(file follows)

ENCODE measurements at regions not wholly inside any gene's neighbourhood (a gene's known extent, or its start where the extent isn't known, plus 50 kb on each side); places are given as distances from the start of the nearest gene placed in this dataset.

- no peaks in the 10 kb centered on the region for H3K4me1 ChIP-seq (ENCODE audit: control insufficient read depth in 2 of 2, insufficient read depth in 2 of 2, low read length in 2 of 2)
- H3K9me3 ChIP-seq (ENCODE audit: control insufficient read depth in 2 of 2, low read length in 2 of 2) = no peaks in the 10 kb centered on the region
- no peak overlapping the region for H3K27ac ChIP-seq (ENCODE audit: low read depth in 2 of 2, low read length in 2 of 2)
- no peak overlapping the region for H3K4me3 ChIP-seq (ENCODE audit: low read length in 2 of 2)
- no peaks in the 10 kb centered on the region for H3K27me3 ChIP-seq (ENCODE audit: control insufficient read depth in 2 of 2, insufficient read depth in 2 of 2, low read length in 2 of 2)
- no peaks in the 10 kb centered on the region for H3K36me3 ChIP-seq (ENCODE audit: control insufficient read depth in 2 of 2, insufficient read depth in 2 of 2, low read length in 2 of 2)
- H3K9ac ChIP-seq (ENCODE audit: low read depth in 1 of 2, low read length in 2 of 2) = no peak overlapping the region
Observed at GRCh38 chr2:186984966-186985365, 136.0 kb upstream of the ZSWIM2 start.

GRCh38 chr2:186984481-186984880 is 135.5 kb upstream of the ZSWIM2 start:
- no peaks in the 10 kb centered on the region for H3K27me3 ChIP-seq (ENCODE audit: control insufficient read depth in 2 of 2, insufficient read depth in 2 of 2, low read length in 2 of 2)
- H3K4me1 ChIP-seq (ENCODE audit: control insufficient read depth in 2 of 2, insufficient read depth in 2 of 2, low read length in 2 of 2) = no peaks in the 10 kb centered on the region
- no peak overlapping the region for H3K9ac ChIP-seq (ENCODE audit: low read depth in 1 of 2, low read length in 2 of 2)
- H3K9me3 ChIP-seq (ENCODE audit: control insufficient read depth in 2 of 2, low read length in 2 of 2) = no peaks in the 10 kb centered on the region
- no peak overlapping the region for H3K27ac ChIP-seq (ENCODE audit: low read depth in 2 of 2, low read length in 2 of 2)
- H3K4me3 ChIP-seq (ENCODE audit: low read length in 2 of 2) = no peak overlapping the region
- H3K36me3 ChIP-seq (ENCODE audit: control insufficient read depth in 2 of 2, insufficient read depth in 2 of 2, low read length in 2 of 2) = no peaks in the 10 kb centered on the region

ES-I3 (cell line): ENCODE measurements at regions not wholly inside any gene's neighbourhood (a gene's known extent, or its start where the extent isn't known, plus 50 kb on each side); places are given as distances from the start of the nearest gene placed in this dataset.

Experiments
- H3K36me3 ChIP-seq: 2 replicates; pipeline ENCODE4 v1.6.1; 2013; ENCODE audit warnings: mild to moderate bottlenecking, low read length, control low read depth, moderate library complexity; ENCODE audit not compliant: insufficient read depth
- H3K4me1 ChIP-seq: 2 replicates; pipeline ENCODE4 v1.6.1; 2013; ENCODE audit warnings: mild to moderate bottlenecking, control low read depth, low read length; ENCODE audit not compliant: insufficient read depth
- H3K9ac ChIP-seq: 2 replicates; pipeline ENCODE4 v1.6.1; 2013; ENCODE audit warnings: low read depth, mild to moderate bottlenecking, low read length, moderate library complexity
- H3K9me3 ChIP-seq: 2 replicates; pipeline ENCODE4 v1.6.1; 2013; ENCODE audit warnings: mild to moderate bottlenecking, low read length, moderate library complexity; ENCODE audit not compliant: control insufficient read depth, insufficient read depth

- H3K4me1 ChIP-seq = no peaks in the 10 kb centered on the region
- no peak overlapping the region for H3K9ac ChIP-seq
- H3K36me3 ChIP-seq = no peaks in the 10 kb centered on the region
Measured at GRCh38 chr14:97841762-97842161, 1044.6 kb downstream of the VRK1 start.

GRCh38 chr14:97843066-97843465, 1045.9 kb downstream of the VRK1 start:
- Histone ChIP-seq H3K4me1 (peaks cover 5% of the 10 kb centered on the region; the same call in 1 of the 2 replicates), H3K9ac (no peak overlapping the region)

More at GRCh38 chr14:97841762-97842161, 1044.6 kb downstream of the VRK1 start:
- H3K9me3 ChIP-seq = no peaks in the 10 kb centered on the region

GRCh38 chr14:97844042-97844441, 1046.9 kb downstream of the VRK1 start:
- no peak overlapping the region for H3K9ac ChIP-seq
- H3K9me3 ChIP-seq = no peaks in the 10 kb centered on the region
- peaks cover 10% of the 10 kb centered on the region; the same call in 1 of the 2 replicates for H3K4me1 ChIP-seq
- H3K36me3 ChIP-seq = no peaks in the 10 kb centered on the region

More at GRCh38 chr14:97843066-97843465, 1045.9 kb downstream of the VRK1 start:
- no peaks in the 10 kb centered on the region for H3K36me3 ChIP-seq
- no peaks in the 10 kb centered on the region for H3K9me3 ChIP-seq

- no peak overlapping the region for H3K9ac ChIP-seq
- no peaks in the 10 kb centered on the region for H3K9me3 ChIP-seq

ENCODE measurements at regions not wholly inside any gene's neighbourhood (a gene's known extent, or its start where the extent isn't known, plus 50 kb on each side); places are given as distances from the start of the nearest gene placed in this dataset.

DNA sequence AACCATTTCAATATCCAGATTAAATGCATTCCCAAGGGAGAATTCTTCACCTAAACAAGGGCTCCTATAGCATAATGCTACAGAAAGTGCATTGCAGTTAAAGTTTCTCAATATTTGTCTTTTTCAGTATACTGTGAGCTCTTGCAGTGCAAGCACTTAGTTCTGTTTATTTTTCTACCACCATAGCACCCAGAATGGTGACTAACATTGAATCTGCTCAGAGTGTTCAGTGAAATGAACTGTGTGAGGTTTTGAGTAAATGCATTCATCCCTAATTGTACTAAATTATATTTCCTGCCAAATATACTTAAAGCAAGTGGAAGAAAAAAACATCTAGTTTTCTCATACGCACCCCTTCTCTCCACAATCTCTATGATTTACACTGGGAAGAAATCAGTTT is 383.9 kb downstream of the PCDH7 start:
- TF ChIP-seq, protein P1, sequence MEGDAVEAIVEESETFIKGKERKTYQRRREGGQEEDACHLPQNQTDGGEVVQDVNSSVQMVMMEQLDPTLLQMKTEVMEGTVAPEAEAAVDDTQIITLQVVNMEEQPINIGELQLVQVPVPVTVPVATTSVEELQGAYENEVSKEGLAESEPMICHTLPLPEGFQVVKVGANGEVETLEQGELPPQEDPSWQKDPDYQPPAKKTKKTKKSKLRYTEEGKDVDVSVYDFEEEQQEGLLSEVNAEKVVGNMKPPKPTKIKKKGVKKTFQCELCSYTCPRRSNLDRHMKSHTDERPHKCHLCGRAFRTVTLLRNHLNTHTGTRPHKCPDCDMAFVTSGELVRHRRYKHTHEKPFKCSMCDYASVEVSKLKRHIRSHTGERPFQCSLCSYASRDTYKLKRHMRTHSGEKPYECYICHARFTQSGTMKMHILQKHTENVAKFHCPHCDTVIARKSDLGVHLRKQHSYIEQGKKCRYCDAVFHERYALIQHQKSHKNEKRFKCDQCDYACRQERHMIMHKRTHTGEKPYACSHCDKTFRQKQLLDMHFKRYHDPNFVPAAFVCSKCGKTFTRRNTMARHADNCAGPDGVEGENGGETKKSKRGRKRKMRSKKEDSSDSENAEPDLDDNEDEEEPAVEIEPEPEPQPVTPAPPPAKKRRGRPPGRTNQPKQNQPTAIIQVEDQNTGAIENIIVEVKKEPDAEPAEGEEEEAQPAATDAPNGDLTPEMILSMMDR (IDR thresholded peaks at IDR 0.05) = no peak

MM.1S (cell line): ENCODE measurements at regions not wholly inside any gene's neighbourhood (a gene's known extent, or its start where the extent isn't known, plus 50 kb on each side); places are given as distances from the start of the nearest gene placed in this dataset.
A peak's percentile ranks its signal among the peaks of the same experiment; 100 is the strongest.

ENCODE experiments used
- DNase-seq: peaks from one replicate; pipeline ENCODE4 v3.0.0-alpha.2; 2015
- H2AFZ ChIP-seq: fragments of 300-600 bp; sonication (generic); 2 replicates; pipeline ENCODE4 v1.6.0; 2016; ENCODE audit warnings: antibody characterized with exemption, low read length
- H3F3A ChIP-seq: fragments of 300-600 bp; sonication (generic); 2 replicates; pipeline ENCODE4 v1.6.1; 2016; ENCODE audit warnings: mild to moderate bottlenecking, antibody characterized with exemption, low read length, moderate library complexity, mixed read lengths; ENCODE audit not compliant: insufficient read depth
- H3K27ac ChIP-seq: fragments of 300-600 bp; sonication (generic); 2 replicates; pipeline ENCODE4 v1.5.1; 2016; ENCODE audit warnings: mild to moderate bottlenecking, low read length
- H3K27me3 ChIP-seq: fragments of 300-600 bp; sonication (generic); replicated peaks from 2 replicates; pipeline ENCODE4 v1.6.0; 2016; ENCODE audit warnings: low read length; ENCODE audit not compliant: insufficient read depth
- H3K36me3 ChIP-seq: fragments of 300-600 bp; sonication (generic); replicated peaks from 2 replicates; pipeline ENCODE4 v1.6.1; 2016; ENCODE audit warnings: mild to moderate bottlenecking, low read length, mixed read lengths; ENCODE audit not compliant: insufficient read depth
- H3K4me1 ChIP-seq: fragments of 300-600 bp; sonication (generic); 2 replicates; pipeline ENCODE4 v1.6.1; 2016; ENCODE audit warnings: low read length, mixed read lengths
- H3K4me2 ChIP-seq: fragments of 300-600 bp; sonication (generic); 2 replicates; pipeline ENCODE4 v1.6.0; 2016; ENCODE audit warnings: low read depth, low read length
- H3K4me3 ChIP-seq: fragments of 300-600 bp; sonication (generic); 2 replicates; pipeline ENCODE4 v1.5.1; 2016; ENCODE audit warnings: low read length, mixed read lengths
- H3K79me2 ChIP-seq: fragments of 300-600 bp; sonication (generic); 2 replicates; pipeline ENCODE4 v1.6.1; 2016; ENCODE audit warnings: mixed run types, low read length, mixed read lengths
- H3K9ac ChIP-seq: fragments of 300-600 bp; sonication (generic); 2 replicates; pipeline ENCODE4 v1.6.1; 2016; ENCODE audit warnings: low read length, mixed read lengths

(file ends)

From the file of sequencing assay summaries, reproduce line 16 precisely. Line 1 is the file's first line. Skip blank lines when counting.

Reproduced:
- H3K4me3 ChIP-seq (ENCODE audit: low read length in 2 of 2) = no peak overlapping the region